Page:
- What is Element 4 Herbicide?
- The active ingredient
- What is element 4 herbicide used for?
- Where to use it
- What does Element 4 herbicide kill
- When to apply it
- How does it work
- Element 4 herbicide mix Ratio
- Mixing instructions
- Element 4 Restrictions and Limitations
- Instructions on How to Use It
What is Element 4 Herbicide?
Element 4 herbicide is a selective post-emergent herbicide that comes in a liquid ester formulation.
Developed by Dow AgroSciences, the herbicide is designed for foliar and basal bark applications, which means it can be sprayed on the leaves of plants or applied to the bark of woody plants near the ground.
It has a low odor and is available in a 2.5-gallon container.
The active ingredient
The active ingredient in Element 4 herbicide is triclopyr with an acid equivalent concentration of 44.3%.
What is element 4 herbicide used for?
Element 4 herbicide is used for controlling and managing actively growing brush, such as woody plants like oaks, poison oak, and poison ivy, as well as annual, biennial, and perennial broadleaf weeds.
It is effective in targeting and eliminating unwanted vegetation while being selective towards desirable plants.
Where to use it
Element 4 can be used in non-crop industrial manufacturing areas, rights-of-way such as electrical power lines, communication lines, pipelines, roadsides, railroads, forests, and some grazed areas like pastures and lawns.
What does Element 4 herbicide kill
Element 4 herbicide kills a variety of woody plants like poison ivy, poison oak, and cottonwood, but also lots of annual, biennial, and perennial broadleaf weeds like clover, dandelion, and ground ivy.
This herbicide is selective, meaning it primarily affects broadleaf weeds and woody plants while having minimal impact on grasses and other desirable vegetation. This selectivity is due to the specific mode of action and target site of triclopyr within the broadleaf plants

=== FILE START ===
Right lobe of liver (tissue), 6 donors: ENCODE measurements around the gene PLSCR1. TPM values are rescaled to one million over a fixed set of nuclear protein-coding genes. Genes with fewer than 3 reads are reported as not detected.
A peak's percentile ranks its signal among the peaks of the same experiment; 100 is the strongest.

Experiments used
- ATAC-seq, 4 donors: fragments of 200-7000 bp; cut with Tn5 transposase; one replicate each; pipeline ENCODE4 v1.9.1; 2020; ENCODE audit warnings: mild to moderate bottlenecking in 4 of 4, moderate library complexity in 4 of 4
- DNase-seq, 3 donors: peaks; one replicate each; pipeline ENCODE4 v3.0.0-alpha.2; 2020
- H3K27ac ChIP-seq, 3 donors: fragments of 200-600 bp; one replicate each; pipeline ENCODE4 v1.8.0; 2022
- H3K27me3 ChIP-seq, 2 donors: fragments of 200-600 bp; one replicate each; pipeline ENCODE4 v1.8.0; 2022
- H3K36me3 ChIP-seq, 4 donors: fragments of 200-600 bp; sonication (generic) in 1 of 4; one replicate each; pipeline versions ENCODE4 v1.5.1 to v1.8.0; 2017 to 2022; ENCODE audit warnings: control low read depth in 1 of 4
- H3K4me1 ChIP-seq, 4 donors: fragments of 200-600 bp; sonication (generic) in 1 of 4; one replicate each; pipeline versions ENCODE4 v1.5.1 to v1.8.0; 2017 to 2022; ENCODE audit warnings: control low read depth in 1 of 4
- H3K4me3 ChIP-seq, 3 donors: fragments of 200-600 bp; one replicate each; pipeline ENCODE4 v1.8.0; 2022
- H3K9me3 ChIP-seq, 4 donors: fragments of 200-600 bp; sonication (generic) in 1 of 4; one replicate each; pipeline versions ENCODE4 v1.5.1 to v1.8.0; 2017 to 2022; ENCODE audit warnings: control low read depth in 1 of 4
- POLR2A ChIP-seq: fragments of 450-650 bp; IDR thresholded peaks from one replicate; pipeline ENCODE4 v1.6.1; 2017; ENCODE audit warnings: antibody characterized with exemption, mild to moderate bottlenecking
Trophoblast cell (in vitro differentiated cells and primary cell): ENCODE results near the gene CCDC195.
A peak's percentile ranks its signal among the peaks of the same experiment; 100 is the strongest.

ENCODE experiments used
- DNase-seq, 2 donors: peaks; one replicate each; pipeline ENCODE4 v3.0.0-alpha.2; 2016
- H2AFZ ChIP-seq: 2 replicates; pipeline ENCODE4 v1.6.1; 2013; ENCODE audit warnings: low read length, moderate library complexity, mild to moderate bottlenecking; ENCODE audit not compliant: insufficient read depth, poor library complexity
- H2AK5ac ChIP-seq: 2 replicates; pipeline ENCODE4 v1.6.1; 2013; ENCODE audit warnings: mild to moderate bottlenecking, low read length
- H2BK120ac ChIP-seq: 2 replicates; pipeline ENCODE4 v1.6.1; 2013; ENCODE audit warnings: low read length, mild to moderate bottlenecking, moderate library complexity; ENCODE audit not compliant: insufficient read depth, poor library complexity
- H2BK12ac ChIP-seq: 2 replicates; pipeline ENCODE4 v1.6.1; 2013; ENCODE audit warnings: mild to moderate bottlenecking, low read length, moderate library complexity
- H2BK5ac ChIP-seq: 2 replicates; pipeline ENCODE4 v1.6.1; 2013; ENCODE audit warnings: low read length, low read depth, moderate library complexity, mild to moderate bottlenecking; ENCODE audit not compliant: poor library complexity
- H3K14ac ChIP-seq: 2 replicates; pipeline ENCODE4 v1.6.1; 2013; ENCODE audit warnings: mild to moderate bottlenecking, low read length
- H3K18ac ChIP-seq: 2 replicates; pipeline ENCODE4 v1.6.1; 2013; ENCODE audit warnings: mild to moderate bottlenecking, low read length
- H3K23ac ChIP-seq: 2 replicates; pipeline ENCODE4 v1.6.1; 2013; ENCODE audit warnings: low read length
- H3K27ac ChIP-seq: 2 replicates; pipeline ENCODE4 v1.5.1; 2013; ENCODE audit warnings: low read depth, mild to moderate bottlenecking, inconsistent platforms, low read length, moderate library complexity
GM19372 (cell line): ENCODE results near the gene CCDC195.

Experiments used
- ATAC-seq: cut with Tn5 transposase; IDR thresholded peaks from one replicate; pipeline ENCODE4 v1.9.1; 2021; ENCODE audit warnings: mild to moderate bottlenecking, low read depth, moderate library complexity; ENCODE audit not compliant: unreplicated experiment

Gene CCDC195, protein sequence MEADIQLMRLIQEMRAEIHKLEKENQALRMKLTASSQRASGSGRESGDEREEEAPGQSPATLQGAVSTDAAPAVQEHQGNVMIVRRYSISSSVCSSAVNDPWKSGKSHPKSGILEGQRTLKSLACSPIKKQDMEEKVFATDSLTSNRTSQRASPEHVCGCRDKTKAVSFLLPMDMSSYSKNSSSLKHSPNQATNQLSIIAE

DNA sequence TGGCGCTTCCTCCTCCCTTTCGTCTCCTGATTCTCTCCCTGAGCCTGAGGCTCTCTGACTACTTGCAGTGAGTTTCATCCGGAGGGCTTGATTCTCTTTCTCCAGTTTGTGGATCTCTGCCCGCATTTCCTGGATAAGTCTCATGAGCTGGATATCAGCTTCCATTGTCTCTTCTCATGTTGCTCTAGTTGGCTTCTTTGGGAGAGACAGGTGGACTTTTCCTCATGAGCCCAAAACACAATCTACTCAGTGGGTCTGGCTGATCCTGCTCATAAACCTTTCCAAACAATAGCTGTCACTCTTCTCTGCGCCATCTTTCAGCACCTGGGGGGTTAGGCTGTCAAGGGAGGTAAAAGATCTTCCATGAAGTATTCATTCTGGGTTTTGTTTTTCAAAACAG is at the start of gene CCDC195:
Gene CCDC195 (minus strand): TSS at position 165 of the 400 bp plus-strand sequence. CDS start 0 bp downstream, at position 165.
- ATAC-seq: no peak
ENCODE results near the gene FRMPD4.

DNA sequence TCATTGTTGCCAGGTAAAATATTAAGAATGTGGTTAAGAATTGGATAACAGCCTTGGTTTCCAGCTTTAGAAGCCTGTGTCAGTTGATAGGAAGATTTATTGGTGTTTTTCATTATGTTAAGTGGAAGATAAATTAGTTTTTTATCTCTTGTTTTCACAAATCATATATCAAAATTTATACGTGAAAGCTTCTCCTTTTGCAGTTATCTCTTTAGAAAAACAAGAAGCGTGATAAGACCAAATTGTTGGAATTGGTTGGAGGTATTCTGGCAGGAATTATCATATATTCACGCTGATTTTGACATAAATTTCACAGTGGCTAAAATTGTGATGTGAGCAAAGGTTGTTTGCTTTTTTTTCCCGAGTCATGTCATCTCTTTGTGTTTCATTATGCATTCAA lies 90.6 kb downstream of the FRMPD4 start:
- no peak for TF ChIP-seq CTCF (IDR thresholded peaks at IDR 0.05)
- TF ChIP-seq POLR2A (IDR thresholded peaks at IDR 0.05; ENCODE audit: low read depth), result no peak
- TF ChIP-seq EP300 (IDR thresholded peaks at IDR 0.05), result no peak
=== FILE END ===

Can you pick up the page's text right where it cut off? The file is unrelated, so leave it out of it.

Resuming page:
Below in Table 1 and 2, you can find the list of weeds that Element 4 herbicide effectively controls.
|granjeno (Braccharis spp.)3
|bear clover (bearmat)
|cascara (except bigleaf, vine3 )
|Virginia creeper 3
|wax myrtle (top growth)
|persimmon, eastern wild rose
|elm (except winged elm)
|sericea lespedeza (1)
|sulfur cinquefoil (2)
|dandelion (top growth)
|tropical soda apple (3)
|(Queen Anne’s lace)
When to apply it
You can apply Element 4 herbicide in late summer or fall when the plants are actively growing.
The label of the herbicide states that if applied earlier, prior to August, the effectiveness of the herbicide may not be satisfactory.
Sometimes the timing for applying Element 4 herbicide can vary depending on the target vegetation and the specific recommendations provided on the product label.
For woody plants and weeds, it is recommended to apply Element 4 herbicide when they are in the early stage of growth and still actively growing. In the case of harder-to-control weeds such as ash, black gum, choke cherry, elm, maples (other than vine or big leaf), oaks, pines, or winged elm, you can make applications during late summer when the plants are already mature.
For plants like Lespedeza, you can use the herbicide in late spring to early summer, prior to bloom, when the plant is in maximum foliage development. In the case of Sulfur cinquefoil, you can apply it when it is in the rosette stage.
How does it work
Element 4 herbicide works by disrupting the weed’s normal growth process through the interference of its hormones and metabolic pathway.